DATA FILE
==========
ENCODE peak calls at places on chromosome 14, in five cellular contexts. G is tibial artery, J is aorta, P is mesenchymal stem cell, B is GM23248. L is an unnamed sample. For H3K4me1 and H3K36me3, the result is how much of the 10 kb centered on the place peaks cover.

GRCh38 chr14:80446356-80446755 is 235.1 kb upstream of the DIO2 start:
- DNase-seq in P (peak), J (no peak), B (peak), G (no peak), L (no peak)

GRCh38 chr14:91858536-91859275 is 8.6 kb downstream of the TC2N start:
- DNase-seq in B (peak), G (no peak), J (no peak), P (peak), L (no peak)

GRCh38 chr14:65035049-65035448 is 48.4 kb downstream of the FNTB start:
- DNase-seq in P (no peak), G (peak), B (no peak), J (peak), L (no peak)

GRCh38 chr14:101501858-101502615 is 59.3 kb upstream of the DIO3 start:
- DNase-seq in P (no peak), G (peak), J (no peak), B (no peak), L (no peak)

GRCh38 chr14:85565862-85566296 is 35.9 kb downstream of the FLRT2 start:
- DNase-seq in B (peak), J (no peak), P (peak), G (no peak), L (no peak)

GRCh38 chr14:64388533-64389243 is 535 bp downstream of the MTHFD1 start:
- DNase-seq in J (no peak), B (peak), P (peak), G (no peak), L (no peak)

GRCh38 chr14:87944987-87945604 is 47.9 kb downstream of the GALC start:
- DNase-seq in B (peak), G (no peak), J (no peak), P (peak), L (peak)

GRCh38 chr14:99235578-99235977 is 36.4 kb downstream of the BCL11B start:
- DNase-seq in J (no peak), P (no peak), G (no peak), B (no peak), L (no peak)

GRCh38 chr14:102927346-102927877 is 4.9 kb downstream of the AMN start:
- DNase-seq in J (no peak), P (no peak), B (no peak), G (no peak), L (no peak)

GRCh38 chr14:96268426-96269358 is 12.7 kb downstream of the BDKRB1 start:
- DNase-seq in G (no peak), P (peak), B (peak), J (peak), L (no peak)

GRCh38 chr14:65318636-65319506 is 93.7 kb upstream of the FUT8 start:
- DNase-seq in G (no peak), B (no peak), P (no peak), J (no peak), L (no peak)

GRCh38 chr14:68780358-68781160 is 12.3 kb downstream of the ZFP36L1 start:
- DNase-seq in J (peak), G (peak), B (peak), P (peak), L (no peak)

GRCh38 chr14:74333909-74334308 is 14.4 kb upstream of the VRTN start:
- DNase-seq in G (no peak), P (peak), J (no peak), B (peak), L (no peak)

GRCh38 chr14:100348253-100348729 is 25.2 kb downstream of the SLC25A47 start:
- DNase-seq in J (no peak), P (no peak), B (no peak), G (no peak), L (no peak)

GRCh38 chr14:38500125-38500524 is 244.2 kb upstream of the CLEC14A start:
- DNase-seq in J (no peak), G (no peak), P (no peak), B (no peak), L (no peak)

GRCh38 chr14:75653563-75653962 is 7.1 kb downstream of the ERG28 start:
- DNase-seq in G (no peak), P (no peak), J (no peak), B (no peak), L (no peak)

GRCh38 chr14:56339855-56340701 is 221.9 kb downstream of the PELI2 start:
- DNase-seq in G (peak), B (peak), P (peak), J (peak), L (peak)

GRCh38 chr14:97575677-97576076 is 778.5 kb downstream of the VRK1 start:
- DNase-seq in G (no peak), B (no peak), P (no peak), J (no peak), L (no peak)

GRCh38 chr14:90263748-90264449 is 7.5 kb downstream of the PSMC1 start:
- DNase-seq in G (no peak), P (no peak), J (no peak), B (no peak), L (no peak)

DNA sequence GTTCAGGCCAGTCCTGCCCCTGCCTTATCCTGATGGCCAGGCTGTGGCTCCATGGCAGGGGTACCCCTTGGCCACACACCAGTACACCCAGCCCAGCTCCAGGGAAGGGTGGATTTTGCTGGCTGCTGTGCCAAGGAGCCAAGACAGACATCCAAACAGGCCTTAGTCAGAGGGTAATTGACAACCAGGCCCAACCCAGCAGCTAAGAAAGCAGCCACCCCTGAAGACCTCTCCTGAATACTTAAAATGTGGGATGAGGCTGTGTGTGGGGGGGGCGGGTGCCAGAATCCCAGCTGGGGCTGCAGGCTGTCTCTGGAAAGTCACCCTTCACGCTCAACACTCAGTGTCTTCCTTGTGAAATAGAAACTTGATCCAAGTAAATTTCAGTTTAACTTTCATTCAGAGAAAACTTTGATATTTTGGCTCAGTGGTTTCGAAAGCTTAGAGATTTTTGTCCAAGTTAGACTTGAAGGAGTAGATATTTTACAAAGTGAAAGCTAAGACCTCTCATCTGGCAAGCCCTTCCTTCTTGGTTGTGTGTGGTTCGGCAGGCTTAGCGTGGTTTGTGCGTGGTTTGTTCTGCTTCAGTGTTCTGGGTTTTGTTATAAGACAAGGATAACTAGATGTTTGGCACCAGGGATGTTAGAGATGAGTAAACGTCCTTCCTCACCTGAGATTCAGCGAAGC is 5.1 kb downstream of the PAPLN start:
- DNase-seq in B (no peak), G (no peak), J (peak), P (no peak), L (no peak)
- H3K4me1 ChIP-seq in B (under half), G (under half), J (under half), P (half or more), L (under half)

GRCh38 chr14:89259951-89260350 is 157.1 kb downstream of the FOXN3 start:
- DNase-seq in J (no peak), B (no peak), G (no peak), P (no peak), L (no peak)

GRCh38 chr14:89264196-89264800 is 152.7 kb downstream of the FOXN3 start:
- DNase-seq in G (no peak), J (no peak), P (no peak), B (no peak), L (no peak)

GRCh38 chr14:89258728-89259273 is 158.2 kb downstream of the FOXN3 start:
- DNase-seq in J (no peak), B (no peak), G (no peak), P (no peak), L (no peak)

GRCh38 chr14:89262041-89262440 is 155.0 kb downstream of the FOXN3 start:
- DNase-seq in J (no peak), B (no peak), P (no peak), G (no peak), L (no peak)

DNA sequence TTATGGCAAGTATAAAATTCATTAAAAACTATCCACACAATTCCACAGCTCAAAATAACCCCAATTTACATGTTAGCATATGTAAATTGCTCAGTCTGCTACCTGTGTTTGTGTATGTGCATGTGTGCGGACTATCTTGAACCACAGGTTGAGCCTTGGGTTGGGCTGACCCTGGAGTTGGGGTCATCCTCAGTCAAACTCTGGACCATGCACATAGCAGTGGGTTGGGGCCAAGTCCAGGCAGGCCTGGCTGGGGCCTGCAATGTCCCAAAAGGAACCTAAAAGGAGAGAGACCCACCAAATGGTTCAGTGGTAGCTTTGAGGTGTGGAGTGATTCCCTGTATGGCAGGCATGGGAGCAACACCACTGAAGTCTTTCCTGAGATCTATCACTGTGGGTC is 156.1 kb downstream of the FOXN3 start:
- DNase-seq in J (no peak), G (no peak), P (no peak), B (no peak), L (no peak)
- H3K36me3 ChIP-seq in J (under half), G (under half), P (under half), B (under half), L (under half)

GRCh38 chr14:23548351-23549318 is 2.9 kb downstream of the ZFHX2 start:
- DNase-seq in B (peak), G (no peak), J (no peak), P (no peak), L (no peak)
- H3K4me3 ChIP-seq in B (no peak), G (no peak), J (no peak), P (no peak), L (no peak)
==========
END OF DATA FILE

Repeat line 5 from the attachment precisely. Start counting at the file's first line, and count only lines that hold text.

- DNase-seq in B (peak), G (no peak), J (no peak), P (peak), L (no peak)